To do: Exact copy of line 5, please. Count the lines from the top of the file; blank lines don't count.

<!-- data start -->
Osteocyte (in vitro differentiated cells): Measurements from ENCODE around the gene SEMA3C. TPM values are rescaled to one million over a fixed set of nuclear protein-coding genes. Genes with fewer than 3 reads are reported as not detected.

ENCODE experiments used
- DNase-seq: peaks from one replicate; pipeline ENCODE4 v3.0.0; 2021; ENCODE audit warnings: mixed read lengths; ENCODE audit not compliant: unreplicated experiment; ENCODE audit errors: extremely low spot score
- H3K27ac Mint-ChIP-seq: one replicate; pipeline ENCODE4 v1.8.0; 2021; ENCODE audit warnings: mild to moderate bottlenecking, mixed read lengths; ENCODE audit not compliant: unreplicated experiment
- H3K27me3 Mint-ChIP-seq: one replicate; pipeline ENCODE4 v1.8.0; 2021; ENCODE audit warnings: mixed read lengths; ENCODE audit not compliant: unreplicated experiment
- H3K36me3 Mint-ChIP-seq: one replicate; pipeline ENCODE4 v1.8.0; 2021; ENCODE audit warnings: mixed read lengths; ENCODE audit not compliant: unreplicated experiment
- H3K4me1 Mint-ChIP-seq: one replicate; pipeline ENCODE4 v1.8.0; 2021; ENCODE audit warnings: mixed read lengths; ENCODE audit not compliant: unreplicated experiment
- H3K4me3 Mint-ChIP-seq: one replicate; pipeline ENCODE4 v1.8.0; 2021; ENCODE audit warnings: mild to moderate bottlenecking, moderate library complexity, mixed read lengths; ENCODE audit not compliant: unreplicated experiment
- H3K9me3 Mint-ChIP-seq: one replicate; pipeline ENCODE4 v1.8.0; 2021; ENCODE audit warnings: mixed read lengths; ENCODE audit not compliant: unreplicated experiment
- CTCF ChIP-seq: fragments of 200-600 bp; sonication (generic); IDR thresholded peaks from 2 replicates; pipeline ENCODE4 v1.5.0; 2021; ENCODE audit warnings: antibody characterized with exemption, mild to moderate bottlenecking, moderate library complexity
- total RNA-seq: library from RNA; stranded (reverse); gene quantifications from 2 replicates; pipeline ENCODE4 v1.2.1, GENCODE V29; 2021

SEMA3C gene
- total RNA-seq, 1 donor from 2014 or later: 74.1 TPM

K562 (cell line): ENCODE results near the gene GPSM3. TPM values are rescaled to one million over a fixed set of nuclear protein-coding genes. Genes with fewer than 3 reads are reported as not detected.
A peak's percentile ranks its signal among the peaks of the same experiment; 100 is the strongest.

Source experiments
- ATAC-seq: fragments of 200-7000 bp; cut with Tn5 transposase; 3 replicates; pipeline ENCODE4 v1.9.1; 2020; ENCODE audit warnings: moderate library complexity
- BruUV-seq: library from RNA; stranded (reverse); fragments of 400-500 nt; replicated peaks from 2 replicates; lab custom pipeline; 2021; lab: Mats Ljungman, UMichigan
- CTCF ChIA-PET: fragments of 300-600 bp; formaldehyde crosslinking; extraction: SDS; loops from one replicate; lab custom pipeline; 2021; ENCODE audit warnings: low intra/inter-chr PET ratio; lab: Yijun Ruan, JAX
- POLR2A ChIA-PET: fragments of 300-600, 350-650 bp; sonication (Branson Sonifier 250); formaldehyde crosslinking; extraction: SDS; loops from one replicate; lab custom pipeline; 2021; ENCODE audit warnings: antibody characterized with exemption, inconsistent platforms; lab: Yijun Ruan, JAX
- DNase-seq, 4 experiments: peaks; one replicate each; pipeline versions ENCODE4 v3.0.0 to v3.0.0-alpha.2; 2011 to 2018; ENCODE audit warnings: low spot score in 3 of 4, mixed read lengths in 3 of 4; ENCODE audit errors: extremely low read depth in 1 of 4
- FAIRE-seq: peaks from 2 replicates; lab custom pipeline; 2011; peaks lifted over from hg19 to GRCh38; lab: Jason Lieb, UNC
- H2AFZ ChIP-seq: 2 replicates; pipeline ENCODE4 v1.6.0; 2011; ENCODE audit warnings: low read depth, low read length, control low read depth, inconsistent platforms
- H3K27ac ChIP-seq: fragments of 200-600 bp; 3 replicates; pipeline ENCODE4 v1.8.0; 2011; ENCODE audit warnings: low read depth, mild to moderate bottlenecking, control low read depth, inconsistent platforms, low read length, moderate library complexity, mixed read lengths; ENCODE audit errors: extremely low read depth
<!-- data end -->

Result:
- H3K27me3 Mint-ChIP-seq: one replicate; pipeline ENCODE4 v1.8.0; 2021; ENCODE audit warnings: mixed read lengths; ENCODE audit not compliant: unreplicated experiment